Plank: Yes, this presentation is about the cement compatibility of PCEs. We found that common PCE polymers act as morphological catalysts for ettringite, i.e. they reduce its crystal size considerably from the μm to the nm scale, as a result of surface adsorption. The consequence of this effect is a huge surface area of ettringite which needs to be covered by PCEs and thus requires exceptionally high dosages, therefore applicators think there is an “incompatibility” problem between such cements and PCEs. We could show that certain PCE structures do not exhibit this negative effect on ettringite crystallization, and thus are fully “compatible” with all cements.
Plank: Correct. Currently, we have the following projects under investigation: Clay tolerance of PCE superplasticizers; identification of the microstructure of PCE polymers using 13 C NMR spectroscopy and signal deconvolution; compatibility of PCEs with polycondensate-based superplasticizers; PCEs as grinding agents; PCEs as templating agents for CaCO3; phosphated PCEs; and a few more.
Plank: Relative to admixtures, a big gap exists in the field of shrinkage reducing admixtures (SRAs). The products we have today require exceptionally high dosages of 2 to 5 % and are still not as effective as we would need. We definitely have to improve on this.
Plank: Admixture packages which allow the safe application of self-compacting concrete (SCC) on job sites. This would eliminate the need to compact concrete on the construction site where many things can go wrong. Currently, SCC is exclusively used in precast concrete plants. Furthermore, if we could measure the rheology of concrete via the energy consumed by the rotating container on the concrete truck and adjust it automatically upon arrival at the job site, it would eliminate a lot of labor and make concrete more safe with respect to its quality.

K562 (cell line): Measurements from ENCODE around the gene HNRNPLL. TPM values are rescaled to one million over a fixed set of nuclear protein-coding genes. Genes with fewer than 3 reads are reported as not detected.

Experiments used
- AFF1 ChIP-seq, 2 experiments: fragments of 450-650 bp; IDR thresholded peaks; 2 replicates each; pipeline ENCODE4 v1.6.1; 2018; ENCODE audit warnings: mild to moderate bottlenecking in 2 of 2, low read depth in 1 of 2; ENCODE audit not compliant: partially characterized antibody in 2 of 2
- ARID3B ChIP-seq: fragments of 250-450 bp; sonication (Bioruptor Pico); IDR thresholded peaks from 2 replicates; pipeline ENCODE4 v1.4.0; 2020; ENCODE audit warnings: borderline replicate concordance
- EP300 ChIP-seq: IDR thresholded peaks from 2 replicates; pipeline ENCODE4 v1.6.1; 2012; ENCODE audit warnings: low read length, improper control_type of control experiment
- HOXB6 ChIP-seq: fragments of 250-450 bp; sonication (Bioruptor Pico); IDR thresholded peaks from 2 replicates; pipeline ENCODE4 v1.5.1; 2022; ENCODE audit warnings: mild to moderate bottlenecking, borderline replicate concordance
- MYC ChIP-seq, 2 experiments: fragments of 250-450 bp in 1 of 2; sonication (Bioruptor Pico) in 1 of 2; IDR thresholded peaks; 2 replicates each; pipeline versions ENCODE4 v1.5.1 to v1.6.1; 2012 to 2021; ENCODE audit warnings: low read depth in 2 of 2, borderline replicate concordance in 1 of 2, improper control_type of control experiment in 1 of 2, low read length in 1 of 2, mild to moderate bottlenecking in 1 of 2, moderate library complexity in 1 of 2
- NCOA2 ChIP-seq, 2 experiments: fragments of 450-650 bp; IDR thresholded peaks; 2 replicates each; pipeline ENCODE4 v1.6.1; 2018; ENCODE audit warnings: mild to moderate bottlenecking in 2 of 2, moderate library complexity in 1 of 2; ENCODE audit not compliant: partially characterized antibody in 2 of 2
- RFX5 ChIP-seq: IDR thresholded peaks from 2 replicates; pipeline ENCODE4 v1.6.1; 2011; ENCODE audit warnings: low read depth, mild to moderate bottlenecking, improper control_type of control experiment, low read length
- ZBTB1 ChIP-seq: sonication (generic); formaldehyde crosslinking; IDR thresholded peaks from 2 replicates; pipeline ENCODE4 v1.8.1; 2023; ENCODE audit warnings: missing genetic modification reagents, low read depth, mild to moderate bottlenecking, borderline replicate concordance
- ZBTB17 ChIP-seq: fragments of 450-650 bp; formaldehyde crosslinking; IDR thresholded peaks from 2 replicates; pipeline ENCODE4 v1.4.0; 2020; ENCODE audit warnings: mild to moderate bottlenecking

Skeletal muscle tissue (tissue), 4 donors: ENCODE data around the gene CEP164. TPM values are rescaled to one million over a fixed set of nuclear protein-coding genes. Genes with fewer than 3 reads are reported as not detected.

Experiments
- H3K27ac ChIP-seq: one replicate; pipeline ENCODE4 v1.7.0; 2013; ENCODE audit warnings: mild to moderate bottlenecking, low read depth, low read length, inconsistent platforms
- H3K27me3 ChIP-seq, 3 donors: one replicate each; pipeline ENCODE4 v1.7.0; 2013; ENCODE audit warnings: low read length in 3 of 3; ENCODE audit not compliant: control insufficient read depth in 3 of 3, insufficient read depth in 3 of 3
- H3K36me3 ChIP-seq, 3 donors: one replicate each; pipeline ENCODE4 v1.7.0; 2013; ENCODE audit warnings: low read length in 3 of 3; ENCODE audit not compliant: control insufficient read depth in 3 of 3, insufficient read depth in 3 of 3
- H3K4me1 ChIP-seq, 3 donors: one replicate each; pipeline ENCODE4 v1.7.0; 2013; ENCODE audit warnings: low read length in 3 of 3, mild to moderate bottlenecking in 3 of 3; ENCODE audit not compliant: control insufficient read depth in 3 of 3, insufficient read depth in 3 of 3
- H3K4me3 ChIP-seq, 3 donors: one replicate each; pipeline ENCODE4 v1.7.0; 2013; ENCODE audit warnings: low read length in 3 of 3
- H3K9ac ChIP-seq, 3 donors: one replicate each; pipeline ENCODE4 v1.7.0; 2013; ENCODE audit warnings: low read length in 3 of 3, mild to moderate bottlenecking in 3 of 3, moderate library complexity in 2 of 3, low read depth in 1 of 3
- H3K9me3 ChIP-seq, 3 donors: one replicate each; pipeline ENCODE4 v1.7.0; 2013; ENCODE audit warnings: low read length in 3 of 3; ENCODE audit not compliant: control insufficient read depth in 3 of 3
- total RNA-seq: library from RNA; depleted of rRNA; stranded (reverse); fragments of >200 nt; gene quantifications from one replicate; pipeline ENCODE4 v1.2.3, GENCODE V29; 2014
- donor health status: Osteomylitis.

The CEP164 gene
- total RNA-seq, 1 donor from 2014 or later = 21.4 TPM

Plank: The cement industry will undoubtedly experience major changes in the next 20 to 30 years by producing completely new binders with significantly less CO2 emission. As it stands now, calcined clays will constitute a major component in those future cements. Admixture technology has to follow this trend and needs to provide completely new products, because of the different surface chemistry of e.g. calcined clays compared to Portland cement.
Plank: I hope that in the future we will able to substantially improve the ductility of concrete. Concrete has many advantages, but its major limitation is its brittleness. Its tensile or bending strength is only about 10 % of its compressive strength, and this relation decreases even more in high-strength concrete where it often drops to below 5 %. Also, compared to a human bone, the fracture toughness of concrete is about 100 times less. This explains why concrete develops fatigue as a result of wind forces on skyscrapers, or bridges show cracks resulting from the vibrations of traffic.
Plank: The only promising way is to modify the microstructure of concrete. We have perfect examples in nature, just look at mollusks. Their shells are made of aragonite platelets with layers of chitin in between, a typical bio-nanocomposite. Or consider the human bone. I believe that learning from nature can lead us to entirely new microstructures which prohibit fracture propagation. We have prepared CaCO3-PCE nanocomposites with exactly such properties. It would clearly revolutionize the concrete industry, if somebody can accomplish a similar microstructure with C-S-H. I am optimistic that we will get there within the next 20 years.
Plank: Certainly improved thermal insulating systems to save energy. This is not because of increasing energy prices. From our work in oil well cementing and fracking I am aware that we have more oil reserves than ever before, and thanks to fracking oil is more abundant now. Therefore, I expect oil and gas prices to remain low in the foreseeable future. However, 40 % of our primary energy consumption goes into the heating or cooling of buildings. This share is by far higher than what the industry in total emits in CO2. We owe it to the environment to reduce this emission. Those insulating systems could also become a export hit for our industry.